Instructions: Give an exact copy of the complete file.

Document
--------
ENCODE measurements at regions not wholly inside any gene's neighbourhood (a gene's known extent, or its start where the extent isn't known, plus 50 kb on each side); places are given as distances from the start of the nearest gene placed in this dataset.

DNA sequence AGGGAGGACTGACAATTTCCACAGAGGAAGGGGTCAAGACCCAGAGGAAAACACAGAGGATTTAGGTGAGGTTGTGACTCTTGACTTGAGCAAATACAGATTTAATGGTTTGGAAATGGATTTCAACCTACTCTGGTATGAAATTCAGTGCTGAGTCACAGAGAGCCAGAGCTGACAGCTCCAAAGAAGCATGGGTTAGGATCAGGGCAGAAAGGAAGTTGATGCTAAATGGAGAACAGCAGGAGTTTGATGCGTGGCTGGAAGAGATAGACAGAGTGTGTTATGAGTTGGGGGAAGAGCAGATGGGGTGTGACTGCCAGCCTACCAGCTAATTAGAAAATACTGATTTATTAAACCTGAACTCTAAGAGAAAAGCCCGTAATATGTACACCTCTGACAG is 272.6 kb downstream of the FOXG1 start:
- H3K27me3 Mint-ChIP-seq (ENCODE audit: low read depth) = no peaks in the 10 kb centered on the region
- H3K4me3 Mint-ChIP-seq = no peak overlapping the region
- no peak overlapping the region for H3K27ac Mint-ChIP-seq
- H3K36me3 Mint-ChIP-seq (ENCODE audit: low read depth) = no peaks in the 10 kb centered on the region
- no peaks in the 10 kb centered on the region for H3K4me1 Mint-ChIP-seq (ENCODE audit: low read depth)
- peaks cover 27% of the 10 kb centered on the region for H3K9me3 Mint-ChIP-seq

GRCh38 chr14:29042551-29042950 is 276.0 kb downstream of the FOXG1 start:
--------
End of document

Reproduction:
ENCODE measurements at regions not wholly inside any gene's neighbourhood (a gene's known extent, or its start where the extent isn't known, plus 50 kb on each side); places are given as distances from the start of the nearest gene placed in this dataset.

DNA sequence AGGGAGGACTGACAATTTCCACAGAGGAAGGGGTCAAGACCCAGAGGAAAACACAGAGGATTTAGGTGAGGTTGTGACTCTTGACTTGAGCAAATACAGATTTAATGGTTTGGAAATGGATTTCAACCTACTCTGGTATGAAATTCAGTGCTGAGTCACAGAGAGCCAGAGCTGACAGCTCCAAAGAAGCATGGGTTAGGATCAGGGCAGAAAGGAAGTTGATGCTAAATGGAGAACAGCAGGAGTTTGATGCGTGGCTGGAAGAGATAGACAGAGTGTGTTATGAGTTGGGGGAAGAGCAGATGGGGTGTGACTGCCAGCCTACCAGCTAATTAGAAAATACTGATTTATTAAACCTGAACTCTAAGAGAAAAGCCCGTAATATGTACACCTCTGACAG is 272.6 kb downstream of the FOXG1 start:
- H3K27me3 Mint-ChIP-seq (ENCODE audit: low read depth) = no peaks in the 10 kb centered on the region
- H3K4me3 Mint-ChIP-seq = no peak overlapping the region
- no peak overlapping the region for H3K27ac Mint-ChIP-seq
- H3K36me3 Mint-ChIP-seq (ENCODE audit: low read depth) = no peaks in the 10 kb centered on the region
- no peaks in the 10 kb centered on the region for H3K4me1 Mint-ChIP-seq (ENCODE audit: low read depth)
- peaks cover 27% of the 10 kb centered on the region for H3K9me3 Mint-ChIP-seq

GRCh38 chr14:29042551-29042950 is 276.0 kb downstream of the FOXG1 start: